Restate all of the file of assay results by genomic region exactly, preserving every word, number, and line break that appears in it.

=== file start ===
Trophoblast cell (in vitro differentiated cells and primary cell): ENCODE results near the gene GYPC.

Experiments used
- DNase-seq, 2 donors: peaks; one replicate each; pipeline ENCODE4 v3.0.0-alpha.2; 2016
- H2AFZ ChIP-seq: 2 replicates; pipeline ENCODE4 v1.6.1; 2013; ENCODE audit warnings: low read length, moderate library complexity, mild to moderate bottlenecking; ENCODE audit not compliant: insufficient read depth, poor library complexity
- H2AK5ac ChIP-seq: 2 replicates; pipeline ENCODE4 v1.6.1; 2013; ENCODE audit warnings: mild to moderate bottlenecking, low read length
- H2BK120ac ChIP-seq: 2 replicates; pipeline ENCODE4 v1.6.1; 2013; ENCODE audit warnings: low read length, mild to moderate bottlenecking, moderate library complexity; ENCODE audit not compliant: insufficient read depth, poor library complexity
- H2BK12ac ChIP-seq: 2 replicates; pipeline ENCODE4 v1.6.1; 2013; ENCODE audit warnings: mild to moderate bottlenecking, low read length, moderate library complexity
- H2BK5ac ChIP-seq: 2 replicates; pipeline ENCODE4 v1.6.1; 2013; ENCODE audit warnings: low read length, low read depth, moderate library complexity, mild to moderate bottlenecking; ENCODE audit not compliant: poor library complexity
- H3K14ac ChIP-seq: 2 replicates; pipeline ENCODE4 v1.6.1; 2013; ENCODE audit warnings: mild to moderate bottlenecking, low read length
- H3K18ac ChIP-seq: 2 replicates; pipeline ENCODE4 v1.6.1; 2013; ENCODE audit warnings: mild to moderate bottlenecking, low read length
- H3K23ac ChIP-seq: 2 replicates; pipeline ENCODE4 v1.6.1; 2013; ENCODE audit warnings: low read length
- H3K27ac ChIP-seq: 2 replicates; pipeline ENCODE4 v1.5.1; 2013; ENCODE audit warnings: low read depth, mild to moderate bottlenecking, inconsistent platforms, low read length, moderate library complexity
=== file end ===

Trophoblast cell (in vitro differentiated cells and primary cell): ENCODE results near the gene GYPC.

Experiments used
- DNase-seq, 2 donors: peaks; one replicate each; pipeline ENCODE4 v3.0.0-alpha.2; 2016
- H2AFZ ChIP-seq: 2 replicates; pipeline ENCODE4 v1.6.1; 2013; ENCODE audit warnings: low read length, moderate library complexity, mild to moderate bottlenecking; ENCODE audit not compliant: insufficient read depth, poor library complexity
- H2AK5ac ChIP-seq: 2 replicates; pipeline ENCODE4 v1.6.1; 2013; ENCODE audit warnings: mild to moderate bottlenecking, low read length
- H2BK120ac ChIP-seq: 2 replicates; pipeline ENCODE4 v1.6.1; 2013; ENCODE audit warnings: low read length, mild to moderate bottlenecking, moderate library complexity; ENCODE audit not compliant: insufficient read depth, poor library complexity
- H2BK12ac ChIP-seq: 2 replicates; pipeline ENCODE4 v1.6.1; 2013; ENCODE audit warnings: mild to moderate bottlenecking, low read length, moderate library complexity
- H2BK5ac ChIP-seq: 2 replicates; pipeline ENCODE4 v1.6.1; 2013; ENCODE audit warnings: low read length, low read depth, moderate library complexity, mild to moderate bottlenecking; ENCODE audit not compliant: poor library complexity
- H3K14ac ChIP-seq: 2 replicates; pipeline ENCODE4 v1.6.1; 2013; ENCODE audit warnings: mild to moderate bottlenecking, low read length
- H3K18ac ChIP-seq: 2 replicates; pipeline ENCODE4 v1.6.1; 2013; ENCODE audit warnings: mild to moderate bottlenecking, low read length
- H3K23ac ChIP-seq: 2 replicates; pipeline ENCODE4 v1.6.1; 2013; ENCODE audit warnings: low read length
- H3K27ac ChIP-seq: 2 replicates; pipeline ENCODE4 v1.5.1; 2013; ENCODE audit warnings: low read depth, mild to moderate bottlenecking, inconsistent platforms, low read length, moderate library complexity